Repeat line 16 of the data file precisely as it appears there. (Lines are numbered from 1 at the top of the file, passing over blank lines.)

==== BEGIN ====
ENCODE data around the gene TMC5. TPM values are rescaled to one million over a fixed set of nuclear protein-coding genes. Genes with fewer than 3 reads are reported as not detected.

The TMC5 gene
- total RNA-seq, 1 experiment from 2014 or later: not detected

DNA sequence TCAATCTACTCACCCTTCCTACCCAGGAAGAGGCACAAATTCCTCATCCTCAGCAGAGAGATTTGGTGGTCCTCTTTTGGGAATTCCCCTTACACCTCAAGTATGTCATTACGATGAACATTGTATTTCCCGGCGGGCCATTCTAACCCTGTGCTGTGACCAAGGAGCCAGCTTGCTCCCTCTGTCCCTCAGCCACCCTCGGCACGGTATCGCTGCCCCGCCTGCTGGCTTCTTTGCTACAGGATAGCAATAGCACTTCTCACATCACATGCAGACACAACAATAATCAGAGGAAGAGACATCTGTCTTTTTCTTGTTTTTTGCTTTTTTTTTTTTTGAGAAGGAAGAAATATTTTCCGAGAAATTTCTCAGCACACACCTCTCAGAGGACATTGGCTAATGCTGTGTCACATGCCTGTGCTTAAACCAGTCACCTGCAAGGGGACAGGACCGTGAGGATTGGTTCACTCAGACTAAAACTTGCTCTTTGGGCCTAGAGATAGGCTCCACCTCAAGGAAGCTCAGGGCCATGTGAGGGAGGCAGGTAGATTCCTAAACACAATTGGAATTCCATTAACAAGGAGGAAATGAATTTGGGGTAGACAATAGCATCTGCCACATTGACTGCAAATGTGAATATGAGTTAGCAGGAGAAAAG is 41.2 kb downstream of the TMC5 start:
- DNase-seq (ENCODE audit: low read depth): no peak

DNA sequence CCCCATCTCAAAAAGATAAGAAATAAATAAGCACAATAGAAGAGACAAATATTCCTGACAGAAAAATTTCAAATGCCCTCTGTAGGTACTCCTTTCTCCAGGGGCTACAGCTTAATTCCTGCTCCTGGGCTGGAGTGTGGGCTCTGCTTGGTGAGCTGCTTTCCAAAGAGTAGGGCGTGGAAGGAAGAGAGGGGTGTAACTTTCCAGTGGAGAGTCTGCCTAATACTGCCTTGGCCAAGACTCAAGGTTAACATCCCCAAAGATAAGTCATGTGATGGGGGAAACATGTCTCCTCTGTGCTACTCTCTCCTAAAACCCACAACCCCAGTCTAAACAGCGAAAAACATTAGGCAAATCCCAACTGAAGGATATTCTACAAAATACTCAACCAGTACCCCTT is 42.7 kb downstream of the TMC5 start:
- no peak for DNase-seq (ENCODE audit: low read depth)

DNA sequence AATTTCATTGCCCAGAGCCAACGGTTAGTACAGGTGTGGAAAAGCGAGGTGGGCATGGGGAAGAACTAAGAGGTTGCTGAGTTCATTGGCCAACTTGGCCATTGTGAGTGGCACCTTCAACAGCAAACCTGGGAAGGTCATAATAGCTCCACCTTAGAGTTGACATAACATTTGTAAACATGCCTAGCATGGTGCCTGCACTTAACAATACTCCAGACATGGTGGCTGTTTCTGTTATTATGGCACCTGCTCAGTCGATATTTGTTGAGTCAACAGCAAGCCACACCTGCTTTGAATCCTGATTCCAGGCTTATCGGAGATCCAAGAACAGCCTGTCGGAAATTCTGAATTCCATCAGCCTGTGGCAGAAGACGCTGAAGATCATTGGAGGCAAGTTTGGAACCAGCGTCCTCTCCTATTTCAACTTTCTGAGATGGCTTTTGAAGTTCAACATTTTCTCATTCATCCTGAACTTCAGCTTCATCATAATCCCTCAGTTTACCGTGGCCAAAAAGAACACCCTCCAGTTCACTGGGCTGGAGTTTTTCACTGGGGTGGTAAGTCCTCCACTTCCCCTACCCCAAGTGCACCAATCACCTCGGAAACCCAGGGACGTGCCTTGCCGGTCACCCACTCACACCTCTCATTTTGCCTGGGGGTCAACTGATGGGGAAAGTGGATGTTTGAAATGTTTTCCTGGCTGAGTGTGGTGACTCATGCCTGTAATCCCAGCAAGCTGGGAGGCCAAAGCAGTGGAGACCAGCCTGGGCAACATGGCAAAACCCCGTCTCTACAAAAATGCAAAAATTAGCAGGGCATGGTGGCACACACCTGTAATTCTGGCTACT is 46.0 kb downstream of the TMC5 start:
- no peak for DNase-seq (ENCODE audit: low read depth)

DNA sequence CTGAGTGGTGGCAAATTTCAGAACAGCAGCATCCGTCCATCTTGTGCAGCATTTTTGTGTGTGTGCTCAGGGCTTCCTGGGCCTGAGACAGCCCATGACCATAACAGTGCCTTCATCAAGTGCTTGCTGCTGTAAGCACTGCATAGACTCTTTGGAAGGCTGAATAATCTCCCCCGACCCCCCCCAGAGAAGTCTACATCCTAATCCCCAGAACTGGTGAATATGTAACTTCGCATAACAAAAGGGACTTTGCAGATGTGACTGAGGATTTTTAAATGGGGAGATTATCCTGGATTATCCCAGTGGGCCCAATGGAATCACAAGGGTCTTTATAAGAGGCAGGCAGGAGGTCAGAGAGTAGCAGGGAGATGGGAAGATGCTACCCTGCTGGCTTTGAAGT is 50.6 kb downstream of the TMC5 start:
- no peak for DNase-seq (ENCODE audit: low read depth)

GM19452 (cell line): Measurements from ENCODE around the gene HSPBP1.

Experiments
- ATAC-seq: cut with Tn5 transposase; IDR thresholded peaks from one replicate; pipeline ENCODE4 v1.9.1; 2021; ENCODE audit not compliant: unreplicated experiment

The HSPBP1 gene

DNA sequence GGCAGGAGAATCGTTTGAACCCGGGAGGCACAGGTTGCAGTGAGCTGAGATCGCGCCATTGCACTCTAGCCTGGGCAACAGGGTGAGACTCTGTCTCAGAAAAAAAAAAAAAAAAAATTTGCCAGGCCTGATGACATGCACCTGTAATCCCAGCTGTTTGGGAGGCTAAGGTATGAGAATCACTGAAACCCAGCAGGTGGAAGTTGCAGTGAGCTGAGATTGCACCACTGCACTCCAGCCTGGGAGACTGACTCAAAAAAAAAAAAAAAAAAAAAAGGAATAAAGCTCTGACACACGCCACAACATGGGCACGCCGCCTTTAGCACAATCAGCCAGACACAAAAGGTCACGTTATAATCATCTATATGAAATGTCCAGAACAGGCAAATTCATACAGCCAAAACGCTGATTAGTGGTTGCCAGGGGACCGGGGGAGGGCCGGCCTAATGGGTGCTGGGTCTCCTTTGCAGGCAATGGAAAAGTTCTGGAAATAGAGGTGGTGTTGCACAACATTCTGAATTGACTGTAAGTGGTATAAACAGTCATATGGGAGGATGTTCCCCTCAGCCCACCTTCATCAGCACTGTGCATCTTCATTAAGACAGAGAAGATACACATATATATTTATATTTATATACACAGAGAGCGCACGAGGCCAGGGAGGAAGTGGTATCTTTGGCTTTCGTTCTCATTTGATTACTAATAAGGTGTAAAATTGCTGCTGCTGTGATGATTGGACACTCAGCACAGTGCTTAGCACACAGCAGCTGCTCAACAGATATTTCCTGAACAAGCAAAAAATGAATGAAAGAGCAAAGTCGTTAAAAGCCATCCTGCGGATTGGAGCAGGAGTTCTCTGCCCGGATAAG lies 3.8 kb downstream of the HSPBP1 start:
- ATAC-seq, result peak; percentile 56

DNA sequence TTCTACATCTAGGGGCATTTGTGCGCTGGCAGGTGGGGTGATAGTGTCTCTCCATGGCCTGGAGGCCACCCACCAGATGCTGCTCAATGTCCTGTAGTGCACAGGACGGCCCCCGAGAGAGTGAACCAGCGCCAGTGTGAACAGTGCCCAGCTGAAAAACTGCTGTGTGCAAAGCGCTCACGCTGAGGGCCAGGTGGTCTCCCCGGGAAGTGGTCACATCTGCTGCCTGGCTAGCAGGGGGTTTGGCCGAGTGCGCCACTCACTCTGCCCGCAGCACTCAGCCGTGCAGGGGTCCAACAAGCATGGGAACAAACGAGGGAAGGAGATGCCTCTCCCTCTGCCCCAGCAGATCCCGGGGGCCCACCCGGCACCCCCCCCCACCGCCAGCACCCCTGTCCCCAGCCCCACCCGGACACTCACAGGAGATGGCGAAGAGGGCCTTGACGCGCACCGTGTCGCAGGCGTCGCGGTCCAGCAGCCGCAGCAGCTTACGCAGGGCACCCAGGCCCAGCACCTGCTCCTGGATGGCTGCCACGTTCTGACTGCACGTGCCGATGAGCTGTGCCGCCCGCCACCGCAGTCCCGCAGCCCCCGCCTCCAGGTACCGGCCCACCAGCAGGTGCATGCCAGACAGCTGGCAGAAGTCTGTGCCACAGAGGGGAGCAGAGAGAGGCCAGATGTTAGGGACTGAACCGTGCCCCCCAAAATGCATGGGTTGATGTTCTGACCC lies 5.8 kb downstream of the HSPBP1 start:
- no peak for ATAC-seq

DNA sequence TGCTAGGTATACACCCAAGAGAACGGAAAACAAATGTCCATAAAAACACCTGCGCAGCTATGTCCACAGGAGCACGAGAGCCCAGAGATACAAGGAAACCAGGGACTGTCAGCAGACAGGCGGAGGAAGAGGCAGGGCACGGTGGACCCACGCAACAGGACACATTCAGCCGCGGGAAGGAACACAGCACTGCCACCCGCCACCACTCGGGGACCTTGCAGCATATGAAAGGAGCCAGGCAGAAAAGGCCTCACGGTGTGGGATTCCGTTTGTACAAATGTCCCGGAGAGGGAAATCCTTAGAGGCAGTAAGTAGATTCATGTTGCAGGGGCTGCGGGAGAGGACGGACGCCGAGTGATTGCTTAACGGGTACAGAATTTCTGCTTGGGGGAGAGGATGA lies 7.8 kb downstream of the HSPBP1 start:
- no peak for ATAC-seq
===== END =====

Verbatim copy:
DNA sequence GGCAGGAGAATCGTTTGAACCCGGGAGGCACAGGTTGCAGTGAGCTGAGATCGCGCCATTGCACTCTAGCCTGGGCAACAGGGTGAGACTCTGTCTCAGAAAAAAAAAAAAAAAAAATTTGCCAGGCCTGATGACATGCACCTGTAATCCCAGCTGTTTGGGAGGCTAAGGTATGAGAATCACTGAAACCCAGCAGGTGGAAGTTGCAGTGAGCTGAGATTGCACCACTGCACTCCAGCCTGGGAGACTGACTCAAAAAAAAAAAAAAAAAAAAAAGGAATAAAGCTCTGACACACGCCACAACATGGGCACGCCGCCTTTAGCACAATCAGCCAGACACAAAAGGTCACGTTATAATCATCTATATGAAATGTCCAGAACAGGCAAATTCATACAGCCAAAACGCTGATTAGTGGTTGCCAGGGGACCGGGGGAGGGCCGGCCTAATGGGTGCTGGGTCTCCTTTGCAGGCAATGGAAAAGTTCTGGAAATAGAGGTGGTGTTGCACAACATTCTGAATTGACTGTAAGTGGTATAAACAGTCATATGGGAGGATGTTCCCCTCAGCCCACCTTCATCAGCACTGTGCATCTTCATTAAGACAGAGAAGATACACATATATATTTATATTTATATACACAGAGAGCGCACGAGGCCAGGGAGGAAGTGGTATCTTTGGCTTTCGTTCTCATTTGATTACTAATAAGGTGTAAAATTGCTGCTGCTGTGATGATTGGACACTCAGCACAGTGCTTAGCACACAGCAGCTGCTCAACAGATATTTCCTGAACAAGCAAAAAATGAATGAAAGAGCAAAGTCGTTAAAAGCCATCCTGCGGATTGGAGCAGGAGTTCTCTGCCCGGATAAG lies 3.8 kb downstream of the HSPBP1 start: